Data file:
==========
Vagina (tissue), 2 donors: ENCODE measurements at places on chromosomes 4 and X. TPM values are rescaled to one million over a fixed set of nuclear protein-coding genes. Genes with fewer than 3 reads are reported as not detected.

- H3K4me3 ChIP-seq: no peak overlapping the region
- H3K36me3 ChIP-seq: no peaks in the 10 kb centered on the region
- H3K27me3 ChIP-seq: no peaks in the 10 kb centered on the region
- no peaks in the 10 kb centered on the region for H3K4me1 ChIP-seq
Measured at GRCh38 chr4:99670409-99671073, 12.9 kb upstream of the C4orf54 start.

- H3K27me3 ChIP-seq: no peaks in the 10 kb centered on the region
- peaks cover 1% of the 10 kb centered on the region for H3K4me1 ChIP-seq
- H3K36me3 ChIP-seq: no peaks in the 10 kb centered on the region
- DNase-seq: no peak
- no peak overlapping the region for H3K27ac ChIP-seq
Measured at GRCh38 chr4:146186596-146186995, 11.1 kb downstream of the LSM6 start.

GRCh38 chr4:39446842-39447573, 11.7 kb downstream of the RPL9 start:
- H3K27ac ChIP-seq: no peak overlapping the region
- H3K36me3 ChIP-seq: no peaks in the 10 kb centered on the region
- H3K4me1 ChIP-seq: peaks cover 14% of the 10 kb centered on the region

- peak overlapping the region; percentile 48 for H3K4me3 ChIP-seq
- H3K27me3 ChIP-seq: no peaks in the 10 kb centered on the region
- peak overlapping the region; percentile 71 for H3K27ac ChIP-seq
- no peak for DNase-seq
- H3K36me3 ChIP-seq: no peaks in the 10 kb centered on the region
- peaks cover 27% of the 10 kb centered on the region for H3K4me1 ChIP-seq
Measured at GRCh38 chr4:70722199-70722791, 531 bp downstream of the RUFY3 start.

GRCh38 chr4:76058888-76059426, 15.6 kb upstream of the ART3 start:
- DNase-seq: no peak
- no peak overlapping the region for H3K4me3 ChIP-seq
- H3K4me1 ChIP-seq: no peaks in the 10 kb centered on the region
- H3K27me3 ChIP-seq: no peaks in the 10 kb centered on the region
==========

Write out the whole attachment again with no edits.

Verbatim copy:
Vagina (tissue), 2 donors: ENCODE measurements at places on chromosomes 4 and X. TPM values are rescaled to one million over a fixed set of nuclear protein-coding genes. Genes with fewer than 3 reads are reported as not detected.

- H3K4me3 ChIP-seq: no peak overlapping the region
- H3K36me3 ChIP-seq: no peaks in the 10 kb centered on the region
- H3K27me3 ChIP-seq: no peaks in the 10 kb centered on the region
- no peaks in the 10 kb centered on the region for H3K4me1 ChIP-seq
Measured at GRCh38 chr4:99670409-99671073, 12.9 kb upstream of the C4orf54 start.

- H3K27me3 ChIP-seq: no peaks in the 10 kb centered on the region
- peaks cover 1% of the 10 kb centered on the region for H3K4me1 ChIP-seq
- H3K36me3 ChIP-seq: no peaks in the 10 kb centered on the region
- DNase-seq: no peak
- no peak overlapping the region for H3K27ac ChIP-seq
Measured at GRCh38 chr4:146186596-146186995, 11.1 kb downstream of the LSM6 start.

GRCh38 chr4:39446842-39447573, 11.7 kb downstream of the RPL9 start:
- H3K27ac ChIP-seq: no peak overlapping the region
- H3K36me3 ChIP-seq: no peaks in the 10 kb centered on the region
- H3K4me1 ChIP-seq: peaks cover 14% of the 10 kb centered on the region

- peak overlapping the region; percentile 48 for H3K4me3 ChIP-seq
- H3K27me3 ChIP-seq: no peaks in the 10 kb centered on the region
- peak overlapping the region; percentile 71 for H3K27ac ChIP-seq
- no peak for DNase-seq
- H3K36me3 ChIP-seq: no peaks in the 10 kb centered on the region
- peaks cover 27% of the 10 kb centered on the region for H3K4me1 ChIP-seq
Measured at GRCh38 chr4:70722199-70722791, 531 bp downstream of the RUFY3 start.

GRCh38 chr4:76058888-76059426, 15.6 kb upstream of the ART3 start:
- DNase-seq: no peak
- no peak overlapping the region for H3K4me3 ChIP-seq
- H3K4me1 ChIP-seq: no peaks in the 10 kb centered on the region
- H3K27me3 ChIP-seq: no peaks in the 10 kb centered on the region